Photo by Brian Canniff – UltiPhotos.com

Stress in life is inevitable, but how we handle stress can make a difference on the way it affects us. Besides the obvious benefits of exercise that we’re all familiar with, such as improving our physical condition and fighting diseases, exercise can also help to keep our stress levels at bay. And while the negative impacts of stress are numerous, what many people don’t realize is the role that physical therapy can play in helping to eliminate the negative side effects of stress.

Many patients visit our centers as a result of the pain and dysfunction which results from stress. A common side effect of stress that many individuals experience is muscle tension, which can cause headaches, neck pain and back pain. Tension in muscles can also cause adhesions in muscle fibers which subsequently cause pain. When tension increases, it becomes difficult for fluid to follow through soft tissue and this creates a stiffness that many of us feel.

Fortunately, this is where a physical therapist can step in and educate patients on posture, ergonomics and exercises to alleviate muscle stress. Listed below are just a few techniques that our physical therapists use with our patients to reduce and eliminate stress-related problems.

  • Aerobic Exercise – Many of us have experienced a “runner’s high” when exercising. This sensation occurs when our body releases endorphins, the “feel-good” chemical in our body which acts as a natural pain reliever and stress reducer. For those individuals who don’t like to run, almost any activity which increases the heart-rate, such as a good hike, circuit training or a game of pick-up basketball, will also do the job.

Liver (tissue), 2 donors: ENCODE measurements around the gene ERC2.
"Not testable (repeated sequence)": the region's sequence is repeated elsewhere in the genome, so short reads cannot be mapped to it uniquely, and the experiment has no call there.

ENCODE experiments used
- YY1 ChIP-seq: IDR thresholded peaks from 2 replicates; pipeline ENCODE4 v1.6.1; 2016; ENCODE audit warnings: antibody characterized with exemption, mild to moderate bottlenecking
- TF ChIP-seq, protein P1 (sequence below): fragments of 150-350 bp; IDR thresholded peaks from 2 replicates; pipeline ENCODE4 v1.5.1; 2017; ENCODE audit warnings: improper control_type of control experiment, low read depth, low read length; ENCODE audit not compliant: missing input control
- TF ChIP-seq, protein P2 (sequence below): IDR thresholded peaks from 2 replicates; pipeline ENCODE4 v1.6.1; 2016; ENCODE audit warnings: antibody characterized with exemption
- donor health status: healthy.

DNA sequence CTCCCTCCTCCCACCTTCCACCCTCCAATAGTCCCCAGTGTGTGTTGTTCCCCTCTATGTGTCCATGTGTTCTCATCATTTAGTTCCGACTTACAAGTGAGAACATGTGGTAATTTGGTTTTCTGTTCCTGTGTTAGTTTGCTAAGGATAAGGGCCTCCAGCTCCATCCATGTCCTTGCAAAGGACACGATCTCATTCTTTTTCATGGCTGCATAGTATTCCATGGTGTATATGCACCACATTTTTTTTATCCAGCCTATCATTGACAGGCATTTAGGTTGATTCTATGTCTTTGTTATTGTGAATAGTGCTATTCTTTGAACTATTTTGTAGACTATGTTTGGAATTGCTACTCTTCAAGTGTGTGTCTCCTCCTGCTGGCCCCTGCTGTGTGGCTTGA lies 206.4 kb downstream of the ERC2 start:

• Upper Trapezius Stretch – When patients complain about carrying stress in their shoulders, these muscles are usually the culprit. Start this stretch by placing your left arm behind your back. With your right hand, gently pull your head toward your shoulder until you feel a stretch in your upper neck. Most patients are generally able to pull their ear to their shoulder. Hold the stretch for 20 seconds and perform five repetitions on each side.
Upper Trapezius Stretch 2

Upper Trapezius Stretch

  • Chin Nods – Stiff muscles in the back of your neck and head can often cause headaches and pain. Chin nods, or chin tucks, will target this area and help to alleviate stress-related problems. This stretch serves as a great postural reminder and is an easy stretch to perform at work. To perform this stretch, gently tuck your chin downward toward your chest until you feel a stretch at the base of your skull and upper neck. Hold the stretch for five seconds and perform 15 repetitions. 
  • Trigger Point Exercises – A foam roll or tennis ball are tools that can be used to target trigger points which are generating pain in your upper back and neck. With the foam roll lengthwise, lie on your back with the foam roll between your shoulder blades. Slowly roll side-to-side while applying pressure to the tender “knots” located between your shoulder blades. A firm ball such as a tennis ball or racquetball can be used in a similar manner. Standing against a wall, place the ball in between your shoulder blades and the wall. Using your legs to squat down, gently roll the ball up and down between your shoulder blades.
trigger point exercises

Trigger Point Exercises

While most of these techniques can be performed at home and will provide temporary relief, if your pain levels don’t subside, please visit a center conveniently located in your community for further consultation.

By: Armand DeThomas, DPT, is the center manager for NovaCare Rehabilitation’s Phoenixville, PA center.

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